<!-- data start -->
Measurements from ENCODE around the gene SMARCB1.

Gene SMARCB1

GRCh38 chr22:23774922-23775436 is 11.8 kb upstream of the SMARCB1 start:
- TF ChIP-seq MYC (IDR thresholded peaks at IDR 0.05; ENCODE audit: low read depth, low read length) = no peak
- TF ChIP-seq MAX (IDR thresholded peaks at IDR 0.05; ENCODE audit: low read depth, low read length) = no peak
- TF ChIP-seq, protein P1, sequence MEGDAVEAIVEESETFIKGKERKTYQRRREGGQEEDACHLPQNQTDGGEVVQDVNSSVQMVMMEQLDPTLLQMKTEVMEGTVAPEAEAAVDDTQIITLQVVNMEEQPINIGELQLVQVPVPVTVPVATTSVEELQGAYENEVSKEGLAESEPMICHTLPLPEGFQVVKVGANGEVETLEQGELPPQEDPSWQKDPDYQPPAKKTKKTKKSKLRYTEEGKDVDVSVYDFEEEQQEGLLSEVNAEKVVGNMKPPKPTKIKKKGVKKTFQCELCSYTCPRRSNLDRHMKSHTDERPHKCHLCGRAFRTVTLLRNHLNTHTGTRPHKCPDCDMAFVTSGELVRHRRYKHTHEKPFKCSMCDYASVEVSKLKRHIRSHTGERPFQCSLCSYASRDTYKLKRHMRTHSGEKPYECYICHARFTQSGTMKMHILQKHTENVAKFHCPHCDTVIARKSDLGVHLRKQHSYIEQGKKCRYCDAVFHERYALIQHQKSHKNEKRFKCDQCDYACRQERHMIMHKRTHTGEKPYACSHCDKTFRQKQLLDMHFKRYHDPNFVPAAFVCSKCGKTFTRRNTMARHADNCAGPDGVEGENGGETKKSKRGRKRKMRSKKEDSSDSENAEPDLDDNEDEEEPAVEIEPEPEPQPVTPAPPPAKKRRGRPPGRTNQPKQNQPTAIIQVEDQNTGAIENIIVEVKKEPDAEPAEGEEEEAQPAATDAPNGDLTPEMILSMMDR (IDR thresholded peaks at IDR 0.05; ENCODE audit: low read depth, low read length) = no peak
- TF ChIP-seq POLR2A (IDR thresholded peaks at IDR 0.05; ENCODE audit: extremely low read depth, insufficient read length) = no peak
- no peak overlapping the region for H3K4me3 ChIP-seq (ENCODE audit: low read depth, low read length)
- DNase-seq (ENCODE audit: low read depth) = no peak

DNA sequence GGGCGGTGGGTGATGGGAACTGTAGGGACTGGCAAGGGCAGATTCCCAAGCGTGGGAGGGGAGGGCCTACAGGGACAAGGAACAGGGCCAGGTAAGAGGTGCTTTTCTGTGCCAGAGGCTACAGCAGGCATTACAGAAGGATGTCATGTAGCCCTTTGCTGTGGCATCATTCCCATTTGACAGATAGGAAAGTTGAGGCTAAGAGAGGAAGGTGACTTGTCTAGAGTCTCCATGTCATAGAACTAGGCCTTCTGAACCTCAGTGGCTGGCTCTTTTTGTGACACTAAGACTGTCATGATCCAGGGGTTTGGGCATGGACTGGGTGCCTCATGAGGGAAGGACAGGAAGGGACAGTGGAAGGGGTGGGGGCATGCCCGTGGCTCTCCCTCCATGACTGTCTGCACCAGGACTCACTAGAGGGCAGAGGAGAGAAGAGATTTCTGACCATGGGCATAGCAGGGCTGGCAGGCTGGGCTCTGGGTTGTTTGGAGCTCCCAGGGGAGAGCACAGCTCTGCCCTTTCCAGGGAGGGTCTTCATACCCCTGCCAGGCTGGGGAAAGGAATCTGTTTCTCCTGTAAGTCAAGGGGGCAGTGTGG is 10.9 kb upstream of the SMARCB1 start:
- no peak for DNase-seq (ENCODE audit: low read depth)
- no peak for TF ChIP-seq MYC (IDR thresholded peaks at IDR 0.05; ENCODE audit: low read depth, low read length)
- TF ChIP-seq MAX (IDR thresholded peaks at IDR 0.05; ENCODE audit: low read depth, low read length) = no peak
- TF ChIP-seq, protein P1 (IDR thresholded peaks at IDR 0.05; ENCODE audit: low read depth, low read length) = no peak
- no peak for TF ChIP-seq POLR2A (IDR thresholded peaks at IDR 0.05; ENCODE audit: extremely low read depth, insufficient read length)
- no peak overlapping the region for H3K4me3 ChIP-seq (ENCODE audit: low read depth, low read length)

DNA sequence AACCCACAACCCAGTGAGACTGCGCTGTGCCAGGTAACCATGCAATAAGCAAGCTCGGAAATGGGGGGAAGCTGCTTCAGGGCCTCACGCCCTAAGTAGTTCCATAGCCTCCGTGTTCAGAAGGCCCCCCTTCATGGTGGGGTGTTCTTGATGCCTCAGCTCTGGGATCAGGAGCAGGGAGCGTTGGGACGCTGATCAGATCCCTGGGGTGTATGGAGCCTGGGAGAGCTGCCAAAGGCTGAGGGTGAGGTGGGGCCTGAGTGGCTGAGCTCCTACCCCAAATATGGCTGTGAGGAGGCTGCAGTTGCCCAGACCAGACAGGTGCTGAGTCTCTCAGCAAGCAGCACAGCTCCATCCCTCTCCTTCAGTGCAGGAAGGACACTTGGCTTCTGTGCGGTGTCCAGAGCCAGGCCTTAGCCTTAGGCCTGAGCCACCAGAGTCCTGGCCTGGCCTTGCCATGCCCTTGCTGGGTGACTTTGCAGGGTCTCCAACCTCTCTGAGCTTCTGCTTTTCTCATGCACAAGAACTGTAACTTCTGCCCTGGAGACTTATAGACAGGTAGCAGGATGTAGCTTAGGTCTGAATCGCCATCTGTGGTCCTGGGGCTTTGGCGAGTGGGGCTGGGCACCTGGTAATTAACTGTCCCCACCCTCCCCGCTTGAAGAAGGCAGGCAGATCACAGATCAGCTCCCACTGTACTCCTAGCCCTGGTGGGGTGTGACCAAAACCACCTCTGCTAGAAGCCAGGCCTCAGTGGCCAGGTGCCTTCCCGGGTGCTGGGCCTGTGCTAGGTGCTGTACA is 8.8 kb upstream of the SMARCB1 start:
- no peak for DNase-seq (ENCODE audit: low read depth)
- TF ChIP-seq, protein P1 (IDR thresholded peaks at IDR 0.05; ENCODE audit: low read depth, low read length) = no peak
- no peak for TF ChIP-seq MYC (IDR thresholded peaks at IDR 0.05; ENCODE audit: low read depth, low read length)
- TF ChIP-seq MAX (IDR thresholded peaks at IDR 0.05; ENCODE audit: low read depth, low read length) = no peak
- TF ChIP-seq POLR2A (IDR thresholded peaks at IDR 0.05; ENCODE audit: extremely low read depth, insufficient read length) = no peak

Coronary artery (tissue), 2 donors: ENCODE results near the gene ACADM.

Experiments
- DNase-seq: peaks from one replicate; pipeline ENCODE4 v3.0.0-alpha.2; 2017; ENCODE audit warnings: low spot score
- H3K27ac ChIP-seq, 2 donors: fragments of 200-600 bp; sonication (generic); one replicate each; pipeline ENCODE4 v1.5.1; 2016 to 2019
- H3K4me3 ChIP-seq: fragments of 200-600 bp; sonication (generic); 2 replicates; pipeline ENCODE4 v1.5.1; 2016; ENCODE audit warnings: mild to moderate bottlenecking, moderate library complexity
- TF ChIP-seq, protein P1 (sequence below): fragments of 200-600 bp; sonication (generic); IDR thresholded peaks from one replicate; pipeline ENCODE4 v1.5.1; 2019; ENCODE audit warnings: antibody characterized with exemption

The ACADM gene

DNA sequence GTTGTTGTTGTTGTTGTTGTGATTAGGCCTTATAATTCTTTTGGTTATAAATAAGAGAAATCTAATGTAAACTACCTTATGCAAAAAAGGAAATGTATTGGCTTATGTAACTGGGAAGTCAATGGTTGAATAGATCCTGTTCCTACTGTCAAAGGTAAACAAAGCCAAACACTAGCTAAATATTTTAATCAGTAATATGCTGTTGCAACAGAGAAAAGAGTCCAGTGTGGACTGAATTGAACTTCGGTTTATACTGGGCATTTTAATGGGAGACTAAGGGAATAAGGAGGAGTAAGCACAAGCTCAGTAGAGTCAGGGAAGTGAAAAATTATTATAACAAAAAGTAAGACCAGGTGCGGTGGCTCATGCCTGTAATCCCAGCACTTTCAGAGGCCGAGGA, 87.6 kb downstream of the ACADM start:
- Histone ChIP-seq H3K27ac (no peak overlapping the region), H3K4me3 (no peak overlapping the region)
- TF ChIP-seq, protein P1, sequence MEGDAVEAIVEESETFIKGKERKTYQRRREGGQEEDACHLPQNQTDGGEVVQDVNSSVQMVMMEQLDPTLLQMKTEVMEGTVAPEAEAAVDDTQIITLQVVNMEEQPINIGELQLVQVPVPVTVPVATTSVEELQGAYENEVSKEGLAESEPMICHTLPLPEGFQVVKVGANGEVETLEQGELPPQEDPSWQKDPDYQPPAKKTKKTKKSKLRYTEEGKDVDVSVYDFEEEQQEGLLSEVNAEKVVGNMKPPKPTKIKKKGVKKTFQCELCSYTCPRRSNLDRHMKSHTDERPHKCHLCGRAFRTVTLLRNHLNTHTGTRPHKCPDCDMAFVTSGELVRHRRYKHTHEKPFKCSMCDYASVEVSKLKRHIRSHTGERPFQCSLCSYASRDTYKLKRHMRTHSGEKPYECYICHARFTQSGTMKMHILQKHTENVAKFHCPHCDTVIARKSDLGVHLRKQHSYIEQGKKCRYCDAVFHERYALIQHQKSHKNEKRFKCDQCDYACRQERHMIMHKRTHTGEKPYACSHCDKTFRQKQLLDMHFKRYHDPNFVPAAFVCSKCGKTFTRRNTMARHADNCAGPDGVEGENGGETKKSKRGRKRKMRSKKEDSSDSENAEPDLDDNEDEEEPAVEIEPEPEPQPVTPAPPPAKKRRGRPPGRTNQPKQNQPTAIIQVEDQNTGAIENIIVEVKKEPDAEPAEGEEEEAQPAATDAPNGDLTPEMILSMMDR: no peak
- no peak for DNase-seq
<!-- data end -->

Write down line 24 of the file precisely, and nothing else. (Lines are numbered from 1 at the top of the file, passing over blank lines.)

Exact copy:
Experiments